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Untold story of the Stockyards: Judas goats
From the past

Untold story of the Stockyards: Judas goats

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Judas goats

In this photo, taken circa 1945, a Judas goat leads a group of sheep up a ramp to their deaths at the Cudahy meatpacking plant in Sioux City. 

SIOUX CITY -- Twenty centuries ago, as the story goes, Judas Iscariot sold out Jesus Christ for 30 pieces of silver. 

Half a century ago in Sioux City, a different type (and species) of Judas sold out its friends frequently for an undetermined amount of cigarettes. 

Greg Dunn, a retired vice president at IBP Inc./Tyson Foods, held a part-time job at the old Swift meatpacking plant as a college student in the mid-1960s. He remembers the so-called "Judas goats" well -- as a tale of life, death, betrayal and tobacco-loving animals in Sioux City's fabled stockyards. 

'You couldn't drive the sheep'

Sioux City's long-closed meatpacking plants -- Cudahy, Swift and Armour -- operated in multi-story buildings, with the top floor reserved for slaughter. The idea was that gravity, with the help of chutes, would bring the meat and all leftovers to the lower floors for further processing and/or disposal.  

The animals had to be led up to that top floor, via fire-escape-like ramps on the outside of the buildings. For hogs and cows, walking up the ramps was no issue. 

"You could drive the hogs up these steps, you could drive the cattle, but you couldn't drive the sheep," Dunn said. This was because the sheep were (perhaps wisely) afraid of walking up into an enclosed area they couldn't see well. 

What was a worker at Swift or Armour to do with these animals? The sheep refused to trust the humans who tried to lead them up there. 

The meatpackers needed an inside agent of some sort -- an animal that the sheep could trust as a leader, which could convince them to walk up to the killing floor. 

Into that role stepped the Judas goats. 

Judas goats would lead the sheep up the ramps -- and the sheep had no problem following an animal they trusted. 

"And if they hesitated, he'd look back, and he'd bleat, and encourage them, and he'd walk them all the way up," Dunn said. "And then as he got to the top, there was a little indent like a closet without a door. He'd step aside, and then the sheep would just keep going. And they'd go right into the kill floor."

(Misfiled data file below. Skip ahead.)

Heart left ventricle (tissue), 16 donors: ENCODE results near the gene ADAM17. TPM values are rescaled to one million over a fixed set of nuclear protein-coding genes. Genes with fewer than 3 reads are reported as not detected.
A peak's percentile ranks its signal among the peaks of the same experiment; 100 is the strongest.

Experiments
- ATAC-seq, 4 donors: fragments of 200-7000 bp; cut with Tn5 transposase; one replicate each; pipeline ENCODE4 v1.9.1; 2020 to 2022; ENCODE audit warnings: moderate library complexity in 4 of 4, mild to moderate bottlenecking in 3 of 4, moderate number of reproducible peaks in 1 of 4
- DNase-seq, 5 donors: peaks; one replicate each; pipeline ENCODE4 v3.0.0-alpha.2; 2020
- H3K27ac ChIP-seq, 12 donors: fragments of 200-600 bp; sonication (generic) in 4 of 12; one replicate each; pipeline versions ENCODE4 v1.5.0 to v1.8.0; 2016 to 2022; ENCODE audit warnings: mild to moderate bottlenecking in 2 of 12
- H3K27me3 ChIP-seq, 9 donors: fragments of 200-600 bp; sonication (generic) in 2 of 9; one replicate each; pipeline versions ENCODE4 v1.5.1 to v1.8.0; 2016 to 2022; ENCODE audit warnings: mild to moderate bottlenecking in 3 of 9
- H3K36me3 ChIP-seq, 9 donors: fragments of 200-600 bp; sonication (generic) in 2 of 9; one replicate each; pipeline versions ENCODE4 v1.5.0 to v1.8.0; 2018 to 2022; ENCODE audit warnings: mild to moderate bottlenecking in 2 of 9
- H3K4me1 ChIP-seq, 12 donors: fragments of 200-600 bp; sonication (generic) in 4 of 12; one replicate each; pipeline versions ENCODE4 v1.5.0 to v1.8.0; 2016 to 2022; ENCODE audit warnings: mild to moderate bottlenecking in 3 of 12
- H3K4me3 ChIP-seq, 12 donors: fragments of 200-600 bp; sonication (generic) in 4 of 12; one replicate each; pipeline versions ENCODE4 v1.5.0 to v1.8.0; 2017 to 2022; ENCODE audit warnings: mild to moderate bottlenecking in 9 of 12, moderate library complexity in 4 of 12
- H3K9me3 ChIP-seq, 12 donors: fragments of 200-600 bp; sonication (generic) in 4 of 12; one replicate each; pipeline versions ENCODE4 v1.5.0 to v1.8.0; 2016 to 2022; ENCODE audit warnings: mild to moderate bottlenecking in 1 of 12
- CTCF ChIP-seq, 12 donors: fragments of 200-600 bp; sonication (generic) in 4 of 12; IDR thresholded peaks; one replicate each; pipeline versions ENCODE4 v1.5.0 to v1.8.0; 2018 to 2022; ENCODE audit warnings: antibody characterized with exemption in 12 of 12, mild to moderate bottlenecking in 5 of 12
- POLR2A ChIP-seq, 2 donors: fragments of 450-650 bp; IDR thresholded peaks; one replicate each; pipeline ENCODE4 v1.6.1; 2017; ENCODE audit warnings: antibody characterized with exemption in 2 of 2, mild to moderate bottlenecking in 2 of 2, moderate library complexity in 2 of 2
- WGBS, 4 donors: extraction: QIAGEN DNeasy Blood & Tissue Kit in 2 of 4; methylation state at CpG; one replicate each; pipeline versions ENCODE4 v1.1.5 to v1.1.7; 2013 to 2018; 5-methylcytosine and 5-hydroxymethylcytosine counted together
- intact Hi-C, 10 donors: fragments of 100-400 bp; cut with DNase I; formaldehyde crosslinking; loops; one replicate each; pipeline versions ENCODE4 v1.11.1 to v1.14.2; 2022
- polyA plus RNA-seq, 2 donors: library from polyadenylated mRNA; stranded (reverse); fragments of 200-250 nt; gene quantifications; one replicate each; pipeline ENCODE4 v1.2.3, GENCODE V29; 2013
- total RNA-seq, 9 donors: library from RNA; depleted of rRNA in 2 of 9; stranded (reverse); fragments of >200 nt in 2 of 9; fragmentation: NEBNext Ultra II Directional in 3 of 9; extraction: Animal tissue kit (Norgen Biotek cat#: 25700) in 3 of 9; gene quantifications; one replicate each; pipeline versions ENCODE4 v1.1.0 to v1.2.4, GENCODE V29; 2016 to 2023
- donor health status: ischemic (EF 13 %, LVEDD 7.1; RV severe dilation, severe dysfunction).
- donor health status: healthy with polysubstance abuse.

Judas goats

In this photo, taken circa 1945, a Judas goat leads a group of sheep up a ramp to their deaths at the Cudahy meatpacking plant in Sioux City. 

'He just loved tobacco'

But don't judge the Judas goats too harshly -- for they developed a taste for something only the stockyards workers would give them. 

After a Judas goat had completed his devilish task and the sheep were facing death, he was rewarded with Lucky Strike or Camel cigarettes. 

"And then they'd give him a cigarette, and he just loved tobacco. He'd eat that cigarette, and that was his incentive. Well actually, he was addicted to nicotine is what he was," Dunn said. 

These special goats were a valuable asset for the stockyards -- without a Judas goat, getting sheep up to the kill floor would become problematic, if not completely impossible. Which meant that the workers had to be prepared in the event of an incapacitated or dying goat. 

"One day I came, and there was another goat tied to (the Judas goat), like with a two-foot rope," Dunn said. "That was his apprentice." 

After spending a while tied to the elder Judas goat, walking up and down the stairs with him and eating cigarettes alongside him, the next generation of Judas goat would be ready for service. 

Longtime Sioux City photographer George Lindblade, who like Dunn spent some time around Judas goats, said that the use of these "specially trained" animals ("I would use that term loosely"), only ended when Sioux City's venerable old meat businesses collapsed in the latter half of the 20th century. 

"I don't think they ever stopped using them," he said. 


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